In many ways, elevators are marvels of modern science. With the push of a button, you can move a hundred feet in the air in less than a minute. But elevators have a way of playing with our insecurities, such as our fear of enclosed spaces or not having control over our circumstances. Because of this, myths and facts about elevators begin to blur until it’s hard to tell fact from fiction. Here are some “facts” you shouldn’t believe about elevators.
Jumping up and Down in an Elevator Will Cause It To Fall
Many of us have been on an elevator with a mischievous child looking to frighten everyone by jumping up and down. Maybe you were that child. But you can rest easy the next time a kid wants to let off some steam on the lift. Every individual cable on an elevator can hold the weight of a car, and it comes equipped with three separate brakes. A child or even an adult’s weight is far from enough to break the elevator.
Elevator Free Falls are Common Occurrences
The image of the elevator dropping inspires many people to take the stairs. However, free-falling elevators aren’t just uncommon—they’re nearly unheard of. The last reported elevator free fall occurred in 1945 when a small aircraft crashed into the Empire State Building, severing all the cables. Given all the safety precautions we’ve just named, it would be difficult for an elevator to fall.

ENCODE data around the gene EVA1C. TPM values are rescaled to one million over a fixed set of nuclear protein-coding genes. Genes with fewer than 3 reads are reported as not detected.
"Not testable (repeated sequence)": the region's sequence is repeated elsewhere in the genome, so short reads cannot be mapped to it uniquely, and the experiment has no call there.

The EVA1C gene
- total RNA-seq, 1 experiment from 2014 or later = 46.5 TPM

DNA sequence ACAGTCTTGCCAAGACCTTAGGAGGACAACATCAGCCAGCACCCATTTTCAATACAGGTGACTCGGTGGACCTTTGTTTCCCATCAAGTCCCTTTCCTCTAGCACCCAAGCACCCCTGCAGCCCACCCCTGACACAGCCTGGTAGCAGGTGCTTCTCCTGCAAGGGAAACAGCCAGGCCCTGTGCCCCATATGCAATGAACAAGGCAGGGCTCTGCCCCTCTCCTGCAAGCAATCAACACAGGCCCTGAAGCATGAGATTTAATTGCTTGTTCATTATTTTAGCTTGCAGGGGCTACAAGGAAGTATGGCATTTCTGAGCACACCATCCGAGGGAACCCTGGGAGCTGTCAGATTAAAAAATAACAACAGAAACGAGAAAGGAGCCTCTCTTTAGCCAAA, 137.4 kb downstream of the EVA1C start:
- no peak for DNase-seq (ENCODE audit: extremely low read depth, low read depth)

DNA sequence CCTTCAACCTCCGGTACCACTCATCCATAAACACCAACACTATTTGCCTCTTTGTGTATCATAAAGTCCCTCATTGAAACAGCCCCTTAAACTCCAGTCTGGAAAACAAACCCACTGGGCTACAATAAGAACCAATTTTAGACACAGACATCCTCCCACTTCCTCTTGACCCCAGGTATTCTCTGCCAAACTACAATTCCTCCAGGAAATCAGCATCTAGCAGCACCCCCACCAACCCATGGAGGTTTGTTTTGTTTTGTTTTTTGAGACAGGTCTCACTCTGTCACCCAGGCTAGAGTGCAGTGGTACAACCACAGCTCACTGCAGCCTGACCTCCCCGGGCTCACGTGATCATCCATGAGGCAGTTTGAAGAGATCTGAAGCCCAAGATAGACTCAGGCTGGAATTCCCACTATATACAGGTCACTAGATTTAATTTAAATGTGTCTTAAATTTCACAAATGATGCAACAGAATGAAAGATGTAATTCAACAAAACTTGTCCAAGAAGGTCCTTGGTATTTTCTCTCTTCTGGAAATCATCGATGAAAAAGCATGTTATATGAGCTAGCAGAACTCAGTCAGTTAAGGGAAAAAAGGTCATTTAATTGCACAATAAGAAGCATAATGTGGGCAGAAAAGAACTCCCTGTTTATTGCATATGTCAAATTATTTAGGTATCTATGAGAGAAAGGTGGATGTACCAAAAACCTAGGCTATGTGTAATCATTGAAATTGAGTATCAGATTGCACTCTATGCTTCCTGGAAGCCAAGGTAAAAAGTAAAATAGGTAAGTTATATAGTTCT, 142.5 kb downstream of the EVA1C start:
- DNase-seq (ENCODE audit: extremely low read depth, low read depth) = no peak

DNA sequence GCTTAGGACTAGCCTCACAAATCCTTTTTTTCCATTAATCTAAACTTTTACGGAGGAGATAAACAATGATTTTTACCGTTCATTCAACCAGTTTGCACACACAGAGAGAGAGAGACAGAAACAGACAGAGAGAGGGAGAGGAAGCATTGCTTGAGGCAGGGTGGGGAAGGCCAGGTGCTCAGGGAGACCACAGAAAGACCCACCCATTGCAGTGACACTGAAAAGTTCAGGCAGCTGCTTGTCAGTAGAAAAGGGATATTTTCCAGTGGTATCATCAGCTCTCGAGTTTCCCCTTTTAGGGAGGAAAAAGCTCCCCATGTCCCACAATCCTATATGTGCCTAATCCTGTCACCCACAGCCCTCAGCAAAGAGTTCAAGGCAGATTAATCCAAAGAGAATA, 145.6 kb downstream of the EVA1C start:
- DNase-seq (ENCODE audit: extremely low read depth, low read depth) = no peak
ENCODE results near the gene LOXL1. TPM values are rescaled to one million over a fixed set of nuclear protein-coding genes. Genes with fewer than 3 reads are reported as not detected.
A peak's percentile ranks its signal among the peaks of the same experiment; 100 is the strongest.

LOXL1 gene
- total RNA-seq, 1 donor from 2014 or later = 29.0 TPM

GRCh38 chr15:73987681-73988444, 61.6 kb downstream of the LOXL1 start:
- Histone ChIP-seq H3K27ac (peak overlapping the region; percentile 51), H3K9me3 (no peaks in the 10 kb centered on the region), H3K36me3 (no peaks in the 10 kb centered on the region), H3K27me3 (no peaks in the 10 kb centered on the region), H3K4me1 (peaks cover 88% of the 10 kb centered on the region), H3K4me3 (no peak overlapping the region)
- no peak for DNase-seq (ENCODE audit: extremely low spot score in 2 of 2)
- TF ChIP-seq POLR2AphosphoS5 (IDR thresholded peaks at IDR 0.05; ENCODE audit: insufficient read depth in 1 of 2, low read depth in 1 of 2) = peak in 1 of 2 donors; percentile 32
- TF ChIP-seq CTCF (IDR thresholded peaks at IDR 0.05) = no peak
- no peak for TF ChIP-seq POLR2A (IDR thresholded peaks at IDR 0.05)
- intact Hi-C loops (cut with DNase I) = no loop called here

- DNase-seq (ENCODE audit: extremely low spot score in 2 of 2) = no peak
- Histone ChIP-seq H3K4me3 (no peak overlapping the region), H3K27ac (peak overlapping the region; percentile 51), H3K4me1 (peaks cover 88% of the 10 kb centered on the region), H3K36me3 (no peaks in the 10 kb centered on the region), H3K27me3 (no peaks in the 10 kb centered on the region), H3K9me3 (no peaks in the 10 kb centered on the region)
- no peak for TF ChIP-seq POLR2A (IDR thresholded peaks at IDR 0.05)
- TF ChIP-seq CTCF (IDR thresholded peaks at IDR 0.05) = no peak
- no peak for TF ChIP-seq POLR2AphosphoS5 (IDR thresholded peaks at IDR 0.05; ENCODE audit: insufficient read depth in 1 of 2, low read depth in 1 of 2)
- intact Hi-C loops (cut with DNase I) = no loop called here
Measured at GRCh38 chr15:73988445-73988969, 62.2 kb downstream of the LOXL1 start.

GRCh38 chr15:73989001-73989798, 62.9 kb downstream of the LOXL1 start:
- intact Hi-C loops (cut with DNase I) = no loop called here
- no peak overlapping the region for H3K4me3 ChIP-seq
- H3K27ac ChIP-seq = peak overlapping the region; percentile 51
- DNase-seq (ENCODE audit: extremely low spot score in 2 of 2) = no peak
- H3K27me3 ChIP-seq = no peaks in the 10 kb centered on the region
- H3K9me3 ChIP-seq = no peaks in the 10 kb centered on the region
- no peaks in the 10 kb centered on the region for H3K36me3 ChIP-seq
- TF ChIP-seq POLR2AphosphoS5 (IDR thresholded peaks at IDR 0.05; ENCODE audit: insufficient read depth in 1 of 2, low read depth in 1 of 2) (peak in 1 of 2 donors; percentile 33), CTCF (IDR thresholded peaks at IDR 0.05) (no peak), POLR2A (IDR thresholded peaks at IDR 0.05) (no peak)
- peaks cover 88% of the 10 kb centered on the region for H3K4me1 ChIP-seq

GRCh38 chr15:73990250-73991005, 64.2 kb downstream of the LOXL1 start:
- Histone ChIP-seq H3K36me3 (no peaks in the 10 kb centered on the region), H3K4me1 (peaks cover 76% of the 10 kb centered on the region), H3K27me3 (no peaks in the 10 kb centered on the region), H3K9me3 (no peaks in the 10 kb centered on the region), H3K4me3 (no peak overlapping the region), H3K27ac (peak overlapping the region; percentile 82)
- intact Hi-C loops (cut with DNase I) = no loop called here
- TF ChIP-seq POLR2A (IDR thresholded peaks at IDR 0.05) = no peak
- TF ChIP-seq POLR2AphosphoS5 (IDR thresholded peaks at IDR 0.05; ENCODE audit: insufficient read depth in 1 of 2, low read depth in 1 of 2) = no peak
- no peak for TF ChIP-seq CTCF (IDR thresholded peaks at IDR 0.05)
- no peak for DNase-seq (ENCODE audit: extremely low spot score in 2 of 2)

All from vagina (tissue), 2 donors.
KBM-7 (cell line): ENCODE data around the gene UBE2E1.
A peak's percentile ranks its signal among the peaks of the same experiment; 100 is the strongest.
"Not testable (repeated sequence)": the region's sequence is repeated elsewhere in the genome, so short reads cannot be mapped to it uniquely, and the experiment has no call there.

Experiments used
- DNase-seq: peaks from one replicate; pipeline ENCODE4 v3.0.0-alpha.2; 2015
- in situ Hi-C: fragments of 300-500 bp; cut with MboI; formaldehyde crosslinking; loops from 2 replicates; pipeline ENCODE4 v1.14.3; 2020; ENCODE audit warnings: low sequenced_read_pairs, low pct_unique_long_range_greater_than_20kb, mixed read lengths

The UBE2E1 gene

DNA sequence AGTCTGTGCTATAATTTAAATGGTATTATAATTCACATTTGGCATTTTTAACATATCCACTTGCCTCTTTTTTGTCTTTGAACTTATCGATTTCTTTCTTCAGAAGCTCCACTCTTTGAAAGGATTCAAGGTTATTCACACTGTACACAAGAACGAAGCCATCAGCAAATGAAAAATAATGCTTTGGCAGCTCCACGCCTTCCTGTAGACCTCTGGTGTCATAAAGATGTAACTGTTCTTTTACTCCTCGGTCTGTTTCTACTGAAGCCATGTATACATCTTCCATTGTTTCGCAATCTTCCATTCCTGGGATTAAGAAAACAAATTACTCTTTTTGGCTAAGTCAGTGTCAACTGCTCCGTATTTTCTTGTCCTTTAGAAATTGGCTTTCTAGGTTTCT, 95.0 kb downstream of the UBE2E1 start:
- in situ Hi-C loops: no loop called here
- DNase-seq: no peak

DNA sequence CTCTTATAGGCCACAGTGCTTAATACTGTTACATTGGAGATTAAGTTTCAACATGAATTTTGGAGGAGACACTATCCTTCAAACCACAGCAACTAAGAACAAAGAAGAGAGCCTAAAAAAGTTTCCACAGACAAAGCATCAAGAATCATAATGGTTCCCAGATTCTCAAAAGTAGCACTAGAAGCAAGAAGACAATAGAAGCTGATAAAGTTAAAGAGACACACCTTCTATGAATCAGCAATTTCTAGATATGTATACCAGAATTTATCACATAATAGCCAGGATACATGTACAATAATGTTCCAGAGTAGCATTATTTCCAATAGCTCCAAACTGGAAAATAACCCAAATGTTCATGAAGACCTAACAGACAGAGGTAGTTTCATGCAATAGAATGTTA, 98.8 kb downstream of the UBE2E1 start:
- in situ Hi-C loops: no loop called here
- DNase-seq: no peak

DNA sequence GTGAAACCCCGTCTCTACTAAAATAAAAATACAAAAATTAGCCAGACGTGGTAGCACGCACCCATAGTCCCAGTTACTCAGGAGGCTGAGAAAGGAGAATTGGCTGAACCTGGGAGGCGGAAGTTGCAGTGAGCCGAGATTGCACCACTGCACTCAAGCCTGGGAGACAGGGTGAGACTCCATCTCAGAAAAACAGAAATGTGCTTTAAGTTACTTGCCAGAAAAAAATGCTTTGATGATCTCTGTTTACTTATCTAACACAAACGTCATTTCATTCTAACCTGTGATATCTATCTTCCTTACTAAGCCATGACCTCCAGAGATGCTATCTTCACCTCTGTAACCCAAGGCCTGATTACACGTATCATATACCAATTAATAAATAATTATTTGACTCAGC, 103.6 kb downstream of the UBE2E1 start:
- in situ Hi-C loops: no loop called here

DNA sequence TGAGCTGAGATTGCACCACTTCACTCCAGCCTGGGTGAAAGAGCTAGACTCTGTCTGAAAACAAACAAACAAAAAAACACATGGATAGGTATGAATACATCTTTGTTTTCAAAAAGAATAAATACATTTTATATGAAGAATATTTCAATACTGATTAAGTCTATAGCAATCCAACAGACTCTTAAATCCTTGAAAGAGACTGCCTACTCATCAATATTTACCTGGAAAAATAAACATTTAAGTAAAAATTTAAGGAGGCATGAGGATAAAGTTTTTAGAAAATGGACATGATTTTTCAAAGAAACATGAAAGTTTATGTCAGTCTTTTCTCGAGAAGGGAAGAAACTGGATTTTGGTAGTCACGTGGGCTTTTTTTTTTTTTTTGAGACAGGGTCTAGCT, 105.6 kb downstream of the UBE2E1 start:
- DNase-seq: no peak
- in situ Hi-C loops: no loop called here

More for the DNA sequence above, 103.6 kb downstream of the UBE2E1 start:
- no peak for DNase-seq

Consequently, it’s unlikely that your elevator will fall. But what about getting stuck with you inside it? Although more common, elevator breakdowns only occur about once every 100,000 rides. They can occur because of something as simple as a routine maintenance issue, but they may also occur because of a serious hydraulic leak in the elevator’s final drive motor. Still, elevator-related injuries generally don’t happen because of a breakdown.
If an Elevator Falls, Jumping at the Right Time Can Save Your Life
Even though free falls are incredibly unlikely, the idea of them has sparked plenty of theories about how to save your life if one does fall. One of the most common myths about elevators in free fall is that jumping in the air just before the elevator hits the ground will save you from injury.
Although easy to visualize, the popular television show MythBusters disproved this theory. On the show, they created a crash test dummy designed to jump at the right moment. Even jumping three feet in the air, the dummy still hit the ground at 50 mph, which is fatal. A safer option would likely be to lie flat on the elevator floor so that the force of the impact distributes evenly across your body.